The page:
However, as a result of your perseverance and hard work you have all reached a much better understanding of the part you play, day in and day out, in supporting children and young people with mental health issues.
These pilots have started us on the road to more collaborative working, improved conversations and better relationships, ultimately leading to improved outcomes for children and their families.
But we know relationships and communication aren’t everything. These must, of course, be complimented by funding. We know this better than anyone and we have invested significantly in mental health.
This government has made available £1.4 billion additional funding for mental health. The collaborative approach of the pilots is a key way people can – and have – come together to make best use of this. The NHS-England-led transformation planning process also plays a key role, and I know that Jackie [Cornish, National Clinical Director for Children, Young People and Transition to Adulthood for NHS England] will want to say more on this shortly.
So, where do we go from here?
I am looking forward to hearing the full results of the evaluation in the autumn but, in the meantime, we would like to to do more to build on your experiences and continue the momentum.
You will hear more later about what we have learned from these pilots and the evaluation process you all took part in.
Over the coming months we will be working with NHS England, the Anna Freud Centre, and our evaluators to scale up this approach in your areas. This means working with more schools, including those that are harder to reach.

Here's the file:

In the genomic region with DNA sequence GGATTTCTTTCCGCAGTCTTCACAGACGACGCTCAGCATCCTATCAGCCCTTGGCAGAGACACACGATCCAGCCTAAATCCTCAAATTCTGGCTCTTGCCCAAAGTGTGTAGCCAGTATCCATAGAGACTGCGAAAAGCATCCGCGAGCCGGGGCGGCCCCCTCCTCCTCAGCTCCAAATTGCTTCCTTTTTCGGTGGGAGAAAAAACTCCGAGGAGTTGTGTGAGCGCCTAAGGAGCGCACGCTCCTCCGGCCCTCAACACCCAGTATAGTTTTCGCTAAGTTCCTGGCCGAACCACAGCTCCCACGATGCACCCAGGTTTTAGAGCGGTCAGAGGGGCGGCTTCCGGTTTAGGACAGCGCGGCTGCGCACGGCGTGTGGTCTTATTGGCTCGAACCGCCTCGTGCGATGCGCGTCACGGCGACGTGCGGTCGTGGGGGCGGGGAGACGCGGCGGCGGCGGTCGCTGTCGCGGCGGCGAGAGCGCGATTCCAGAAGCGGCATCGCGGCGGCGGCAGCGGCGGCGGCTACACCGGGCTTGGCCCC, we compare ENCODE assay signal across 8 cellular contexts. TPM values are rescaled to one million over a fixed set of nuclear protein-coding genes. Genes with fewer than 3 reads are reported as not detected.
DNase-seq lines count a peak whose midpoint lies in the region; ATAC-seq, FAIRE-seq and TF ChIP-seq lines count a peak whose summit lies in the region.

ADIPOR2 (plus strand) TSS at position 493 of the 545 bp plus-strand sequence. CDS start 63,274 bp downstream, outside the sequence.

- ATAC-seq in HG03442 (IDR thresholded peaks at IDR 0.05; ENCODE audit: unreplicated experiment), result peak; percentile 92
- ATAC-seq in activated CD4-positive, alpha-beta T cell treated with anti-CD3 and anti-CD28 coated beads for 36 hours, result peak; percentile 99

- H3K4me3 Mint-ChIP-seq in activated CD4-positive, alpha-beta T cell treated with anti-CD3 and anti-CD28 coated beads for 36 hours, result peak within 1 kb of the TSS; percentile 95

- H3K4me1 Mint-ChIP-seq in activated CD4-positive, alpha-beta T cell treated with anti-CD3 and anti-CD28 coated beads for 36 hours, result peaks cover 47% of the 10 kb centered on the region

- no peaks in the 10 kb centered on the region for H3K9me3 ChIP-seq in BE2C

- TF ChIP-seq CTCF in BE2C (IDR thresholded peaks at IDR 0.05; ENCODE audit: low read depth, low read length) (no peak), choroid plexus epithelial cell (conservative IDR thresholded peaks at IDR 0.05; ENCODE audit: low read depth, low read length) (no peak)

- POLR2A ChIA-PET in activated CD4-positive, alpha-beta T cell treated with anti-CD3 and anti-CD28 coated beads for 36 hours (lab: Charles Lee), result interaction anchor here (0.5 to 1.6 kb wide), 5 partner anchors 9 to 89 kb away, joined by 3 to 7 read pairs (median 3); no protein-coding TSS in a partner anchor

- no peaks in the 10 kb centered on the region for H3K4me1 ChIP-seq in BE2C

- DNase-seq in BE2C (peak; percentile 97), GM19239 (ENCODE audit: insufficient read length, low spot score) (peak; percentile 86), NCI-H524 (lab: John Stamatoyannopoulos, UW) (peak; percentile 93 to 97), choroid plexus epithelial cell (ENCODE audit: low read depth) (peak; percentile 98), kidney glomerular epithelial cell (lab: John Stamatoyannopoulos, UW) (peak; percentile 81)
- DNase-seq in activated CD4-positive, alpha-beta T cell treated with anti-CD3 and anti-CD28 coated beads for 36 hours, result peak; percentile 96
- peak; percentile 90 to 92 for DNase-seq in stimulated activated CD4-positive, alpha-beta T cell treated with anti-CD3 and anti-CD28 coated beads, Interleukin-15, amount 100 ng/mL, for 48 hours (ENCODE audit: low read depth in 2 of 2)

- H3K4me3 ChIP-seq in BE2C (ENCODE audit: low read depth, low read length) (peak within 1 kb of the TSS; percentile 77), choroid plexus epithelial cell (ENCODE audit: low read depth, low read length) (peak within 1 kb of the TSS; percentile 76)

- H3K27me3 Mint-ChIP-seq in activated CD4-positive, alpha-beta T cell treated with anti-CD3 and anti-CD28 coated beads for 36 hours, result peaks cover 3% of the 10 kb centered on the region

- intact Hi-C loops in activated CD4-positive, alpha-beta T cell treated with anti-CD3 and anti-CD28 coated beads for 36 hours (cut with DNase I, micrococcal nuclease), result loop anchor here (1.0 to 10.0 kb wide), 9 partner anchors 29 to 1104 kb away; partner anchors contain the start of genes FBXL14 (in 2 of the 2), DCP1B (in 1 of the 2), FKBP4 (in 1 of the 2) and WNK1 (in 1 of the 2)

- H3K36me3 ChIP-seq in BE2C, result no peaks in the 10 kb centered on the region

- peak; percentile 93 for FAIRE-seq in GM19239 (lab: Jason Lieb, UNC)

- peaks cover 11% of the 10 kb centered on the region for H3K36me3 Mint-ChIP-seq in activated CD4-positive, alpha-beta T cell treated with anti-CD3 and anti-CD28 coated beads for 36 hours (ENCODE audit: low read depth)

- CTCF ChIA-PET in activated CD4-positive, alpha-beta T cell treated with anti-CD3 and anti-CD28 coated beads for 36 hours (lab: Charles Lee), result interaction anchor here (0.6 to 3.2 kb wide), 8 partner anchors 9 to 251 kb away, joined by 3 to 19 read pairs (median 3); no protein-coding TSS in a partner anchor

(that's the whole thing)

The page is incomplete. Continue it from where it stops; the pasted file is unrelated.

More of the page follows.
This will involve a lot of work. But, I know there is strong local endorsement for this, and that we are pushing at an open door.
Wider work in the Department for Education (DfE)
Of course, coming at this from a DfE perspective, we have a focus on early intervention, rather than clinical problems. And it is increased understanding, awareness, and the confidence to speak out that are key to accessing early intervention.
So we have funded: PSHE lesson plans for teachers; MindEd resources for parents; and set up a £1.5 million fund for young people to provide peer support to each other. We also updated our advice on mental health and behaviour and published an updated school counselling blueprint.
Crucially, these sorts of resources and investments will help young people, teachers, and parents alike to identify mental health problems. This will allow them to make effective referrals to CAMHS at the right moment.
Through our joint work with NHS England on the pilots, we hope that in the future the system these young people are referred into will be operating at its peak.
Because when a young person develops a mental health problem this is stressful for them, their parents, their teachers, and all those close to them.
We know that the system is not working effectively.
And we know that we cannot change the system overnight.
But I do hope that through these pilots we have started the journey towards a better, more coherent system between schools and CAMHS, so that people can navigate this landscape more easily.
It is never easy dealing with a mental health problem, and whilst the stigma around this exists, there is an added level of complexity and pressure.
Imagine being a suffering young person or a worried parent or teacher in this situation. As a parent myself, I can only begin to imagine how difficult this must be.
And that is why we are working closely with NHS England and the Department of Health to try to improve this system and improve the experiences of children, young people and families.
Thank you again for having me here today and I wish you every success as we continue on this journey together.
I know we are only part of the way there, and that it will be an uphill climb. But I hope that the good relationships built from these pilots can be a strong first foot forward as we progress into the future.